A guide for GPs - maternity and other types of parental leave

Returning to work

Location: England
Audience: GPs
Updated: Wednesday 28 October 2020
Topics: Maternity, paternity and adoption

When you return to work after maternity leave, employers are obliged to make suitable provisions for milk storage and breastfeeding.

As an employee and depending on your contract, you may have to return to work for a period of at least 3 months in order to keep any contractual maternity leave that you have received. Read more in the BMA’s Salaried GPs Handbook.

If following maternity or adoption leave you return to a different practice or a different NHS employer, you may still be entitled to keep your contractual maternity pay. Read more in the BMA’s Salaried GPs Handbook.

When returning from maternity or adoption leave you are entitled to return to the same job if you return on or before the conclusion of the period of ‘ordinary’ maternity/adoption leave (26 weeks). If you take ‘additional’ maternity / adoption leave, then you are entitled to the same or similar job with no less favourable terms and conditions.

If you are offered a partnership to commence on your return to work at a different practice, you could be liable to repay your maternity leave payments. (See Case 4)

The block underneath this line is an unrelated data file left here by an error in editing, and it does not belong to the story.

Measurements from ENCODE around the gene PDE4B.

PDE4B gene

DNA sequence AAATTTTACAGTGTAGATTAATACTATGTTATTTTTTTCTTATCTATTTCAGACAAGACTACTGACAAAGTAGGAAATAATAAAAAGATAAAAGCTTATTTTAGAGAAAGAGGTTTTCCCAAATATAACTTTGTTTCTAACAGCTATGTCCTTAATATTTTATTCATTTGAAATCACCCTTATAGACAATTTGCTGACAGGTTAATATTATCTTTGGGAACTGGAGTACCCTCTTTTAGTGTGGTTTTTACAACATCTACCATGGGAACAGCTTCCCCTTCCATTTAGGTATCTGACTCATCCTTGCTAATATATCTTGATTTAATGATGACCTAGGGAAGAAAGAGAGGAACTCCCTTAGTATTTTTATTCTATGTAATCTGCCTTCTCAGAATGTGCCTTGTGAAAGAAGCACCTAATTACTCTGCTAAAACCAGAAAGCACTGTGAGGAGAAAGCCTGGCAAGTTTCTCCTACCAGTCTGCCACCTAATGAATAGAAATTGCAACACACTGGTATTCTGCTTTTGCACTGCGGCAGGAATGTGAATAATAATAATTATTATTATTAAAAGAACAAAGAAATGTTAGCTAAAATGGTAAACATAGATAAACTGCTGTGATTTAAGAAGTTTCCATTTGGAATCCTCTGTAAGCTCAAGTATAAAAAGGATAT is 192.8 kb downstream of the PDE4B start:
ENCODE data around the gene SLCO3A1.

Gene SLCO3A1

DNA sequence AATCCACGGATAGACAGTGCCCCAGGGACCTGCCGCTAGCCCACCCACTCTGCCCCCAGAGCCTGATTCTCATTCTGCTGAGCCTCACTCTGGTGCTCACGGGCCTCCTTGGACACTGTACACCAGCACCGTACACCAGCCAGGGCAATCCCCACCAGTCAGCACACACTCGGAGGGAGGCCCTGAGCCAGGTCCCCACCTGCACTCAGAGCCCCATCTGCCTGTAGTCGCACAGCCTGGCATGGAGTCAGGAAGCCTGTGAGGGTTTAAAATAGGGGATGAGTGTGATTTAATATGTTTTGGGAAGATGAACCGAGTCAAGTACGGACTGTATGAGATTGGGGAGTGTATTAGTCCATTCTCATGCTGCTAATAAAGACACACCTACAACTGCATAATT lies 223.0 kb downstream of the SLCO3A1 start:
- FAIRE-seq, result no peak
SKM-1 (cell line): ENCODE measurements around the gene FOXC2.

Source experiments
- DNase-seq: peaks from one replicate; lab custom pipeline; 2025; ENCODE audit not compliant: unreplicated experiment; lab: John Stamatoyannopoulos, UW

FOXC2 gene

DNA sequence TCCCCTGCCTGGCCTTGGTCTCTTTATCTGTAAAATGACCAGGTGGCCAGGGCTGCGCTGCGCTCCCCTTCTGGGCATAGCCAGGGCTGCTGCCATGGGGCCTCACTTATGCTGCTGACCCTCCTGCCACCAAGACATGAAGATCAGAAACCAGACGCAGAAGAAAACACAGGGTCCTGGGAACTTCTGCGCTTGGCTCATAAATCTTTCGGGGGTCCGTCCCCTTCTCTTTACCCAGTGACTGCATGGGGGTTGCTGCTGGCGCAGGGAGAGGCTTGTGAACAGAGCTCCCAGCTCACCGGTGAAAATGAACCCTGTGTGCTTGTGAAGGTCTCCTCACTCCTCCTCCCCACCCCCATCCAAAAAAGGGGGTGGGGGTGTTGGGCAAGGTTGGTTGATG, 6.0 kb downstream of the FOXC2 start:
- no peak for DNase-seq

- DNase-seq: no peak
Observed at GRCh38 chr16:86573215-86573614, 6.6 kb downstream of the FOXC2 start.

You may wish to discuss flexible working options with your employer or an application to the GP Retention Scheme. You may also wish to speak to your employer about the possibility of receiving mentoring from another GP within the practice, with dedicated time set aside each week.

As a result of the COVID-19 pandemic, the government has brought in temporary tax-free childcare measures. If you are eligible, the new rules may allow you to receive up to 30 hours per week of free childcare. You can read more about these temporary measures and eligibility on the government website.

Childcare vouchers are not available to new applicants, but information for those already in receipt of them can be found on the government website.

If you decide to take additional time out from work, keep in mind that GPs who do not work in the NHS for a period of 2 years may be required to apply for the GP Induction & Refresher scheme in order to return to the medical performers list.

If you are considering taking additional time out from work, contact the BMA to see advice on how this may affect your period of continuous NHS service. BMA members can also make use of the BMA’s contract checking service.